• defining the purpose and scope, includes key decisions to determine whole stages of study. At this stage, the purpose and scope are selected; functions, functional units, system limitations and reviews are defined.

  • analysis of the set of inputs and outputs (LCI), i.e. analysis of the inventory set (including process models, compilation of data on the consumption of natural resources and emissions during the life cycle of the product).

  • Life-cycle impact assessment (LCIA) on the environment.

  • And interpretation [26, 27, 30].

Based on the LCA method, it can be analyzed which element in product lifecycle is the most problematic. The main objective of the LCA method is to find all factors that have a potential impact on the environment as well as factors related to product or process, while the result is to determine the environmental impact of the product system or process in the area of resource consumption, ecosystem quality and human health [31].

Life cycle assessment (LCA) can be used in conjunction with ammunition emissions data to quantify environmental influence of military training activities. The aim of LCA method is to investigate contributing factors to environmental toxicity of emissions to reduce their environmental impact. For this purpose a combination of emissions data, experimental data and predictive modelling software can be used [32].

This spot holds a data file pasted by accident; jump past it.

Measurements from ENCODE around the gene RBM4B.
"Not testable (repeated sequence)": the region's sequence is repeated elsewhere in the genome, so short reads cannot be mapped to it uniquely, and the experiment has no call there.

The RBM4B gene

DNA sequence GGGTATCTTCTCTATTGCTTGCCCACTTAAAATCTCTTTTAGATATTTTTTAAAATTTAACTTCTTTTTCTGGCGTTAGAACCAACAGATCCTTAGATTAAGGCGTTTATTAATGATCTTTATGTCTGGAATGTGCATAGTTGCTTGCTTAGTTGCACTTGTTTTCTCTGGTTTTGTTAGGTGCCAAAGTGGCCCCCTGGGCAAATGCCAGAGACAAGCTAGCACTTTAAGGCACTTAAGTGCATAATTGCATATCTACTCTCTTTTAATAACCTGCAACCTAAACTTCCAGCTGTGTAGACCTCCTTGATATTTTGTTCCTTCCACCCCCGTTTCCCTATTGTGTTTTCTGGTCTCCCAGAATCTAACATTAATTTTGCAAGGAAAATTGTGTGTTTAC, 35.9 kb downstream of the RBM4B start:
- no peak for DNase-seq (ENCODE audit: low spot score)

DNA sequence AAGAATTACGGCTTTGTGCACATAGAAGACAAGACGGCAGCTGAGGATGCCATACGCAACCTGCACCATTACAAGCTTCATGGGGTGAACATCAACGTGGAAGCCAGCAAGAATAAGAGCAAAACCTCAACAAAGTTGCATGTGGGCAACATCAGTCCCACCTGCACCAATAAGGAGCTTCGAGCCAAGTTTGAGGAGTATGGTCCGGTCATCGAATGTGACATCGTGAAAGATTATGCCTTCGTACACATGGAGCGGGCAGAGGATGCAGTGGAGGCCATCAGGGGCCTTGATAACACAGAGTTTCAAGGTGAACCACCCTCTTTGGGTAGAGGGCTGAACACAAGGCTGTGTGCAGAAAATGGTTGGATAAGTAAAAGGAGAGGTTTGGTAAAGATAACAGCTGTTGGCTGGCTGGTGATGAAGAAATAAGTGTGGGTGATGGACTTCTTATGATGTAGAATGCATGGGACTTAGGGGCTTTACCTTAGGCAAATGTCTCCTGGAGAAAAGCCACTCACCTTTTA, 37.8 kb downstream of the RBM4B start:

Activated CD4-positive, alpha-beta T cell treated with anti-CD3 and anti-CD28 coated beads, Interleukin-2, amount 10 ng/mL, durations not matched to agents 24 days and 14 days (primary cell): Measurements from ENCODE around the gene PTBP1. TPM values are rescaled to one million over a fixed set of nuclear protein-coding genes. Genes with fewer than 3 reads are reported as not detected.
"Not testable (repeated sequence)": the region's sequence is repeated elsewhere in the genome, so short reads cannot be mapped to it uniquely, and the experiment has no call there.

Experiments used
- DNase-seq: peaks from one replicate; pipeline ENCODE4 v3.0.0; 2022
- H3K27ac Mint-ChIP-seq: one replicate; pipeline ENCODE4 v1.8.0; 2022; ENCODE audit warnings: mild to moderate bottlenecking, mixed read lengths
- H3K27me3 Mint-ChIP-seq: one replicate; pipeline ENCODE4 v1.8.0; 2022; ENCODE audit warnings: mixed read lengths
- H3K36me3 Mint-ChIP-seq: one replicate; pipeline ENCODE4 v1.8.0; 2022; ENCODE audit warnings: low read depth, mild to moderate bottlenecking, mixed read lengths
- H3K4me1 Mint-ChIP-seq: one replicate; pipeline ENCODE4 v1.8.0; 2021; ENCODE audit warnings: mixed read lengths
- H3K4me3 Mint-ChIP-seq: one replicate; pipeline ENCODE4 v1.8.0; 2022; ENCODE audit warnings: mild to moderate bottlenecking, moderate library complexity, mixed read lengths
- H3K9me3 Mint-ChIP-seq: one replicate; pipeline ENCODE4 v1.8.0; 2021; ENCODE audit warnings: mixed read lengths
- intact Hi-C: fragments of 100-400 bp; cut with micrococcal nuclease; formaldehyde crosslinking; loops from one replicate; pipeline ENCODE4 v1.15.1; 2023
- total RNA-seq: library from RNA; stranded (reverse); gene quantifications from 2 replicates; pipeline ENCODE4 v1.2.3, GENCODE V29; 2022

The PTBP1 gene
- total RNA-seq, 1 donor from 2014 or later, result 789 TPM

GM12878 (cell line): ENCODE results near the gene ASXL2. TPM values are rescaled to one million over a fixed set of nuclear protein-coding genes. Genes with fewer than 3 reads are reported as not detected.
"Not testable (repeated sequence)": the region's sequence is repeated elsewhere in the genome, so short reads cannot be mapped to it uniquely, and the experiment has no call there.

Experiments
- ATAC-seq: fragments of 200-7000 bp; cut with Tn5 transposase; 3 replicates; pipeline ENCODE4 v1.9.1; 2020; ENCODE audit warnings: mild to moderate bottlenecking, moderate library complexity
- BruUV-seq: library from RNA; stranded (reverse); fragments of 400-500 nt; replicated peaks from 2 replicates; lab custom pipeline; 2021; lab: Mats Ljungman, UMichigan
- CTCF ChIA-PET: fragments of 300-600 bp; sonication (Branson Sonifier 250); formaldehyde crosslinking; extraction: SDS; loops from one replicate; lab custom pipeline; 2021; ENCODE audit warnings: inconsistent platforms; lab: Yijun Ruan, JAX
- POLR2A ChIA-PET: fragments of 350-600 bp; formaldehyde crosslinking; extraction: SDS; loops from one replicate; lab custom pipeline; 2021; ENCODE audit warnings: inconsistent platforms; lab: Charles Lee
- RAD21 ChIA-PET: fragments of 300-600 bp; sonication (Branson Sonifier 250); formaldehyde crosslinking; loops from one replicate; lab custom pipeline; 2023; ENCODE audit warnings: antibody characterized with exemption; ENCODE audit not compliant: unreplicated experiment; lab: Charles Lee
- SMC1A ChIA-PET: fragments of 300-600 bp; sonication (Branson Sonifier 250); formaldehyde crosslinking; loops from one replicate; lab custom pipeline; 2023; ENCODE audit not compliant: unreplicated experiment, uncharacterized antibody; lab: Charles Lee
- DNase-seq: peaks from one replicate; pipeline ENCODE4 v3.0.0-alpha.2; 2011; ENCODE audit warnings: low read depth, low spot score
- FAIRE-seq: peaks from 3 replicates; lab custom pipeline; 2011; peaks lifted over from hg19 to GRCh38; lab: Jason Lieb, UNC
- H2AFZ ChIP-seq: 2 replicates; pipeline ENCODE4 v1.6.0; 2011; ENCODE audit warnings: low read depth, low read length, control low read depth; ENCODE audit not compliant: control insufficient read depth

Social life cycle assessment (S-LCA) method assess the social and socio-economic aspects of products, their positive as well as negative impacts along the full life cycle (extraction and processing of raw materials, manufacturing, distribution, use, reuse, maintenance, recycling and final disposal). The framework detailed in the S-LCA guidelines is in line with the ISO 14040 and 14044 standards for Life Cycle Assessment. Adaptations for the consideration of social and socio-economic matters are described in the structure. S-LCA doesn’t provide information on the question of whether a product should be produced or not - although information obtained from an S-LCA can be helpful for taking this decision. SLCA methode may be conducted on any products, even those that are knowingly harmful to society (e.g. weapons in the military industry). This method is recommended to be used ethically. It is assumed that review of aspects will prevent using the methodology inappropriately [33].

Environmental Life Cycle Costing (E-LCC) method allows determining the relationship between the potential product's influence on the environment and related costs. In the literature this method is classified as one of the modern cost calculus, however there is no consistent definition. LCC must be used as a point of reference against which options can be measured as “value for money” during the acquisition process, keeping in mind that the greater possibilities to reduce LCC usually occur during the early phases of the programme. In the search of the best compromise between time, cost and performance LCC is used as a decision and optimization criterion. Despite life cycle costing is internationally considered as instrument for estimating investments in military equipment its practical use remains insufficiently researched. Life cycle cost estimates of defence programmes are inherently uncertain and risky. Very often information and data are sparse therfore estimates are based on historical samples of data that are oft messy, limited, difficult and costly to obtain. For this reason no matter what estimation tool or method is used, the weapon system under study is often of sketchy design [34, 35, 36, 37].